Ruby - A Life Worth Saving!
Meet Ruby. Ruby is a super sweet, petite 3 year old Hound/Cur mix who came to PAWS from a shelter in South Carolina. She was picked up as a stray in the south and is looking forward to settling down with a family that loves her. She is a very social, calm girl who likes to be close to people and loves to give kisses.
Ruby's hopes for a forever family were interrupted by the discovery of advanced stage heartworm disease. PAWS approved the lifesaving surgery (costing over $6,000) to remove the adult worms that were causing an obstruction in her heart. The cardiologist/surgeon, Dr. Jonathan Goodwin, even counted how many heartworms were surgically removed – a record 146 worms! Removal of such high numbers of worms eliminated the obstruction and as such, allowed Ruby to eat and wag her tail again the next day!
Honestly, Ruby is one lucky girl! As a Southern stray, she was prone to bites from mosquitos infected with heartworm larvae. The larvae mature into adult foot-long worms (heartworms) that live in the heart, lungs and associated blood vessels of affected pets, causing severe lung disease, heart failure and damage to other organs in the body. This is why all dogs should be on a monthly heartworm prevention medicine to protect them from this very serious disease. Had Ruby wandered the streets for much longer, the heartworms would have killed her. Thank goodness she made the long journey to PAWS. If it wasn't for PAWS' medical team's quick thinking and diagnosis of the life-threatening illness (called Caval Syndrome for those medical Geeks), Ruby would never have made it. Without treatment, death generally occurs within 24 to 72 hours.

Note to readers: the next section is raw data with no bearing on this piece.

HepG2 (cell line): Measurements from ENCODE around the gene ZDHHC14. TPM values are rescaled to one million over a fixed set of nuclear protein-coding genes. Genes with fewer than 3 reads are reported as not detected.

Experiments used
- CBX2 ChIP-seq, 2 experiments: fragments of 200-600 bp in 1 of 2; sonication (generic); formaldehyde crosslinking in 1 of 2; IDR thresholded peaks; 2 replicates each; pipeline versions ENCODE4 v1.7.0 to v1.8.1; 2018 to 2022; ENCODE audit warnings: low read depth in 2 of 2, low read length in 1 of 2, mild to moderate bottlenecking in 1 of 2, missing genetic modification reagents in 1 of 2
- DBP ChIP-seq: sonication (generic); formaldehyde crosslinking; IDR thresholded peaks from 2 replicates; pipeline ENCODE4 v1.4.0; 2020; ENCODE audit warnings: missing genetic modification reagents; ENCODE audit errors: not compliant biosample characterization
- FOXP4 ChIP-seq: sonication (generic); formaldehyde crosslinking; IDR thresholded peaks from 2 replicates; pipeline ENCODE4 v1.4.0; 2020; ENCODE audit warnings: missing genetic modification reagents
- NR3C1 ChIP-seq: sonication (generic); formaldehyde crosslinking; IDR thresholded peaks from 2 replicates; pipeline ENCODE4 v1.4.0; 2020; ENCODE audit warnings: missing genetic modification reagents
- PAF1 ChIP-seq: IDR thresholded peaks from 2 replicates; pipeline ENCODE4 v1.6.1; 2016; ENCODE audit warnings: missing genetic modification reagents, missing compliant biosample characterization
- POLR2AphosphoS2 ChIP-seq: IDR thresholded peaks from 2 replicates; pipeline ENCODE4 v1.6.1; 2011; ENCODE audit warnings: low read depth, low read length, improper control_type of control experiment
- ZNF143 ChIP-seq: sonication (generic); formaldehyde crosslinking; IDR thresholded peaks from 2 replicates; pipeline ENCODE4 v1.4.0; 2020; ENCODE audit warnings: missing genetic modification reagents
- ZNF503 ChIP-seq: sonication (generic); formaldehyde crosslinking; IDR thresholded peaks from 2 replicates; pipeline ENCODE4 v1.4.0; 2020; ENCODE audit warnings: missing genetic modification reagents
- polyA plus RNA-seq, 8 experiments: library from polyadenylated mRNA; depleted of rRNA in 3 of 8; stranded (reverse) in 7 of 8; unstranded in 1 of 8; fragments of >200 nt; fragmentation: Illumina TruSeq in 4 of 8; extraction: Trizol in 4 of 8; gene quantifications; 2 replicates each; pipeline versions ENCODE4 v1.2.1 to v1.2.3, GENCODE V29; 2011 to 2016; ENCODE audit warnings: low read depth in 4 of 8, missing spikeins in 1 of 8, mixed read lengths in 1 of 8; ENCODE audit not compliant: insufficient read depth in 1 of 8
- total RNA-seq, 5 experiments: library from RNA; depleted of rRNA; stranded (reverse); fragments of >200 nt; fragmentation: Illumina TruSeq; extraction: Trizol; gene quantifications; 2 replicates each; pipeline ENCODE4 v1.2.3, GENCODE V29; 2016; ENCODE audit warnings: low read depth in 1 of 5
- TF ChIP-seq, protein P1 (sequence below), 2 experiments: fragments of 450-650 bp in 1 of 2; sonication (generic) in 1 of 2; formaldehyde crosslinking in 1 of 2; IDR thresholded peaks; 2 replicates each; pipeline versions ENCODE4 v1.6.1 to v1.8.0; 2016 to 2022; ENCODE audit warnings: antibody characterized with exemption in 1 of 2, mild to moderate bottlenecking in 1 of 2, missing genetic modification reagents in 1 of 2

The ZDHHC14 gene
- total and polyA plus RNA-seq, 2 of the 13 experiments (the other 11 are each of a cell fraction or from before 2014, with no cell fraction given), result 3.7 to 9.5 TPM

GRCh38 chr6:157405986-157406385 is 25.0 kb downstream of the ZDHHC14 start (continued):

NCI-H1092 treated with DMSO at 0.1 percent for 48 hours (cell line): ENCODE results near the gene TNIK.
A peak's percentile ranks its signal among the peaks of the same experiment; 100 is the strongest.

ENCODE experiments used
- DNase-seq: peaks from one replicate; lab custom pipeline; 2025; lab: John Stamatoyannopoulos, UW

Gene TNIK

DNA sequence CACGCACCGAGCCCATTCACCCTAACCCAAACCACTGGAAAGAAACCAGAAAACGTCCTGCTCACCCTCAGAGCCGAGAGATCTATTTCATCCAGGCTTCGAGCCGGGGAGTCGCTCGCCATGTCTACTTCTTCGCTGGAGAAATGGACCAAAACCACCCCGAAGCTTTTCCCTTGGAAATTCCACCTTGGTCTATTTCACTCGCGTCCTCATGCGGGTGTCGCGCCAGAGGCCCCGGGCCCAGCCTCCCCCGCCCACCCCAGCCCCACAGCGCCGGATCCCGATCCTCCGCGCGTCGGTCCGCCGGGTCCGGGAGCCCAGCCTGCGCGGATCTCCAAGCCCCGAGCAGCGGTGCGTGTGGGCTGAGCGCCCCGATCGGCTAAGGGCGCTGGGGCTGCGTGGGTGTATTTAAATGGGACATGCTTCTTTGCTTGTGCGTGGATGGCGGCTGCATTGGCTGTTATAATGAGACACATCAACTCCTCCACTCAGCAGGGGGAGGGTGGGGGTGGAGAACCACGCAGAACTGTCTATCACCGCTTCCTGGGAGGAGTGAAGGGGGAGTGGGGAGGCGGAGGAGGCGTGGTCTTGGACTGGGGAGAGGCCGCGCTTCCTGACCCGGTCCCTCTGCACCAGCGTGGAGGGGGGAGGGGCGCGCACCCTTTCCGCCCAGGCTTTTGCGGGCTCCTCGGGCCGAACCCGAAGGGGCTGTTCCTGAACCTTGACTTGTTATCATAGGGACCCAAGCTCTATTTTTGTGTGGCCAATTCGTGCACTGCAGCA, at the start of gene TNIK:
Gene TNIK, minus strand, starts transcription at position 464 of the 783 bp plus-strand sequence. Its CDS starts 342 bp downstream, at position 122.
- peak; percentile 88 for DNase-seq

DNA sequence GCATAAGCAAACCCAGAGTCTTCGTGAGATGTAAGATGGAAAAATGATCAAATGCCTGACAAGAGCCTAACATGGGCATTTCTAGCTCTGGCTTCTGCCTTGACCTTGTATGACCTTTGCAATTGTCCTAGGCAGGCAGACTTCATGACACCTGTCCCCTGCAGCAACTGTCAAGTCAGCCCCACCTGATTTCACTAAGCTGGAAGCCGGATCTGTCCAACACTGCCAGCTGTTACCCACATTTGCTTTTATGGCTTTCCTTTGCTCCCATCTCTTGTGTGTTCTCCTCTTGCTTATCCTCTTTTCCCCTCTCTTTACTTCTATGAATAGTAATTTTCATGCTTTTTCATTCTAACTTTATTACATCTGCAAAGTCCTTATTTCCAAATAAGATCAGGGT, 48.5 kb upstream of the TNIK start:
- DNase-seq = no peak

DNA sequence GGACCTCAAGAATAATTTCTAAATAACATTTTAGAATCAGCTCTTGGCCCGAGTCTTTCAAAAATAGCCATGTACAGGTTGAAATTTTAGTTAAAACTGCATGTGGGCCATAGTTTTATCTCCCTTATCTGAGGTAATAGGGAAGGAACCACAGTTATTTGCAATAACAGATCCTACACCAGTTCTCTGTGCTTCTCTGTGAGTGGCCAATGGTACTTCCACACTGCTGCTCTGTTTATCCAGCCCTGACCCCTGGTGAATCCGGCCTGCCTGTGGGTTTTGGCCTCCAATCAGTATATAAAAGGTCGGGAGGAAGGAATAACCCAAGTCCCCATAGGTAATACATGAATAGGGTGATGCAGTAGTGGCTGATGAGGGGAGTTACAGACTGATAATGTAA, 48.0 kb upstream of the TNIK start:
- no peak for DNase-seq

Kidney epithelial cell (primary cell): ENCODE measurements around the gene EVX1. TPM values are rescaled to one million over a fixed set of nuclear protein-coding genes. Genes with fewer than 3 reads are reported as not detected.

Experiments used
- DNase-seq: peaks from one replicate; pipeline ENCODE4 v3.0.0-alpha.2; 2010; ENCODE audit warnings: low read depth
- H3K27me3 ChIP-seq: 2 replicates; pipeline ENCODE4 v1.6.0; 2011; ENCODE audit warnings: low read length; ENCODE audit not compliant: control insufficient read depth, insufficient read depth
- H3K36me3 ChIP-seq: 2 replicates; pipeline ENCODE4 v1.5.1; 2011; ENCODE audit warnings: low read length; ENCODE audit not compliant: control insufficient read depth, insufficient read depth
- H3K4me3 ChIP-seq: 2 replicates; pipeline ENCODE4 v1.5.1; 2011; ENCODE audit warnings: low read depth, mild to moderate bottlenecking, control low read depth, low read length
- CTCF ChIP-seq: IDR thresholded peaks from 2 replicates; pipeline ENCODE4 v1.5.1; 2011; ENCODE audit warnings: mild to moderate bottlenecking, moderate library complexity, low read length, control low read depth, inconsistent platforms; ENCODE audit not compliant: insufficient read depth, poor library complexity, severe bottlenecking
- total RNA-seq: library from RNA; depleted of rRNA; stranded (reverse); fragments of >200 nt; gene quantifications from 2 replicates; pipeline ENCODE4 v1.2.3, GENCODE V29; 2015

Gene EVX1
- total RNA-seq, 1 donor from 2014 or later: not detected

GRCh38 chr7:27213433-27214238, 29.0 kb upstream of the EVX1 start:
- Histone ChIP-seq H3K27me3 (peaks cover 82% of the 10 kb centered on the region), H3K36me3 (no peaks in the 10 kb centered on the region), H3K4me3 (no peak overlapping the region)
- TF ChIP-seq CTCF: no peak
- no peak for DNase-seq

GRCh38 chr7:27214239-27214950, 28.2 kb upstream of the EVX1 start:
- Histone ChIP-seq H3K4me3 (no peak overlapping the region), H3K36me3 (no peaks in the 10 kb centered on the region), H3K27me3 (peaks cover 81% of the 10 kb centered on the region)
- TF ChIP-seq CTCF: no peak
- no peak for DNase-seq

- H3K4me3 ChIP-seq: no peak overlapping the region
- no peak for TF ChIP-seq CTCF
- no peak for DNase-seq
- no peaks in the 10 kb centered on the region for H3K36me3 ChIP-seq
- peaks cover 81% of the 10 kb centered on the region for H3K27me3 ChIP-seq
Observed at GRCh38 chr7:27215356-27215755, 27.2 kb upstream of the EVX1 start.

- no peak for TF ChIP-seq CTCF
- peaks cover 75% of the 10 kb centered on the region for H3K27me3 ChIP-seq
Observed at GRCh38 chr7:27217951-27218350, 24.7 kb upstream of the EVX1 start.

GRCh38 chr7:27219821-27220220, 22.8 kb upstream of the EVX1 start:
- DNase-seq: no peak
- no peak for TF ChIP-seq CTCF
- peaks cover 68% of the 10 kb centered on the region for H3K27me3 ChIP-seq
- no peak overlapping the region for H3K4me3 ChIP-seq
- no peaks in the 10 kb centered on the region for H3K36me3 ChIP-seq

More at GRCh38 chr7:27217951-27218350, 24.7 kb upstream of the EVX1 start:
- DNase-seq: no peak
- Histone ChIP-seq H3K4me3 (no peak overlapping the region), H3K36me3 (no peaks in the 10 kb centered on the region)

And may I say the stars aligned. Dr. Jonathan Goodwin, a traveling venerable cardiologist, happened to be at VCA Norwalk when Ruby was transported for treatment. He quickly diagnosed the situation and offered to do emergency surgery at another veterinary hospital, Guardian Animal Hospital in Brewster N.Y. after his rounds at 11 p.m. that evening!
You all saved a beautiful life!
Some of you may be curious if heartworm affects cats. The answer is yes. Even though cats harbor significantly less heartworms than dogs (typically one to three worms versus hundreds in dogs), it’s important to understand that even immature worms cause real damage. Moreover, the medication used to treat heartworm infections in dogs cannot be used in cats, so prevention is the only means of protecting cats from the effects of heartworm disease.
PAWS will continue to support Ruby as she undergoes additional heartworm treatment. Ruby is now looking forward to connecting with a family and enjoying many years of joy and love.
Will you please give generously so PAWS can help more heartworm positive animals (and all animals-in-need) like Ruby's?